White cover with green triangle on right hand bottom corner. Black letteringLemonade in the Armenian Quarter, Sarah Mnatzaganian   

Against the Grain Poetry Press, 2022    £6.00

I smell the small warm realities

Winner of the inaugural Spelt Poetry Competition, 2021, Sarah Mnatzaganian has produced a delicious pamphlet oozing the scent of bakeries, exotic fruits, spices, and the love of family as well as the strength, textures, colour and heat of intimacy. She observes humans so well. Every poem is a joy to read.

‘Eggtime’ opens the collection. Dedicated to the poet’s mother, it’s a tender exploration of a six-year old’s memory, packed with beautiful images of sharing a ‘Humpty Dumpty’ lunchtime. It reminds me of  Seamus Heaney’s ‘When all the others were away at Mass’, in the way it celebrates an intimate moment — ‘her love / like albumen around my ears and in / my eyes.’

The reader is also introduced to the poet’s beloved father in the poem ‘Juice’. His voice carries across the years, requesting squeezed lemon with water to quench his thirst while ‘cutting grass topped cliffs / into our borders, neat as the Normandy coast.’ Profound stinging grief pours through the memory:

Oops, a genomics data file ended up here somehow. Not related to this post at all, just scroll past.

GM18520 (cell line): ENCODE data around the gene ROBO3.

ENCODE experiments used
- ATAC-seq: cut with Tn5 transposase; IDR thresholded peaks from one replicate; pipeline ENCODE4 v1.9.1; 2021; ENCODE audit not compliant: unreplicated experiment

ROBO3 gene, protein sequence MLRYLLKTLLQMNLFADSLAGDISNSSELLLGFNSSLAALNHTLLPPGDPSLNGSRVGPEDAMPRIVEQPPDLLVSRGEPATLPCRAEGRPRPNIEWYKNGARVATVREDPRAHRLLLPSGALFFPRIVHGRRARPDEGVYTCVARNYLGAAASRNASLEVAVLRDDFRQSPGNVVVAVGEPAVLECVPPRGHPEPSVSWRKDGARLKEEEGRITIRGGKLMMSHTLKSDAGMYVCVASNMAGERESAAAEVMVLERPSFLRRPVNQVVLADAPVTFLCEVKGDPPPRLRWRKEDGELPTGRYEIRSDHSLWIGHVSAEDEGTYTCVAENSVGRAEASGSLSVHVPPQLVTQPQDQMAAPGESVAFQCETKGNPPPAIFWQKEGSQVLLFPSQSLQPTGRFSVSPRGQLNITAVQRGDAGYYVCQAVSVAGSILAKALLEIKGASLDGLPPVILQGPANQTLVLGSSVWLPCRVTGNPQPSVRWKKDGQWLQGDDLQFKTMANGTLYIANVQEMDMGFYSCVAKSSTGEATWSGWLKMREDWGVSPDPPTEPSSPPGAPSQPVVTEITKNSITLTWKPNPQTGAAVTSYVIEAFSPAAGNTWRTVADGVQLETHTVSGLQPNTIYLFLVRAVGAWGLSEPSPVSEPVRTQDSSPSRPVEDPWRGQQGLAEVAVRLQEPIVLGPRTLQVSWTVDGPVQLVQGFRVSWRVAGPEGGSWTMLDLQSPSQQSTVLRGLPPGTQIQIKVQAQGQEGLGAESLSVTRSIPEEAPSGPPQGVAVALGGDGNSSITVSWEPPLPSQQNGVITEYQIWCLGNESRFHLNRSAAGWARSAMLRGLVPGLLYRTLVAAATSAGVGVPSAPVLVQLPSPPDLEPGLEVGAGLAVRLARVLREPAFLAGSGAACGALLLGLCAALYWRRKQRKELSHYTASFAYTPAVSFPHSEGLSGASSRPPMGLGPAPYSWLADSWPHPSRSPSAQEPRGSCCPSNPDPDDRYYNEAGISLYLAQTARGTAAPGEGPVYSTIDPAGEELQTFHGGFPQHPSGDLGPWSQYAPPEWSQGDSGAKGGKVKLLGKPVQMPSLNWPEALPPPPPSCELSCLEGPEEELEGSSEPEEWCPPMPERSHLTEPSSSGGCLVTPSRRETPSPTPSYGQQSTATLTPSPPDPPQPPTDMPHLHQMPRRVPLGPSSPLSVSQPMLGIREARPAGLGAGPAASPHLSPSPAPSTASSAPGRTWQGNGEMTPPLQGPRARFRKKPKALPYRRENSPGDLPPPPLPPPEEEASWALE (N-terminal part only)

crushing the fruit’s face into ridged glass
and clouding cold water with the sharpness you crave.

The title poem ‘Lemonade in the Armenian Quarter’ celebrates the vitality of ‘Uncle Hagop’ as he reaches the end of his life. In a flashback, we join him planting lemon trees, surrounded by mating tortoises and the ‘pock’ of tennis balls, then harvesting dropped fruit and drinking lemonade ‘head thrown back like a song-bird.’ This section reminded me a little of Don Paterson’s ‘Two Trees’. We return to the present. Reduced by ill health, his face is lifted ‘to smell the zest’ which had left his frail body. He sips a final mouth of sugared lemonade in an moment of family tenderness.

‘Ursula’ is about letting go. The daughter is about to find her own way in life but, for this moment, her head rests on the narrator’s lap. And time stands still. My heart stuttered a little when I reached these lines:

I will not be afraid
I will not be afraid when she wakes
and walks away.

Maggie Mackay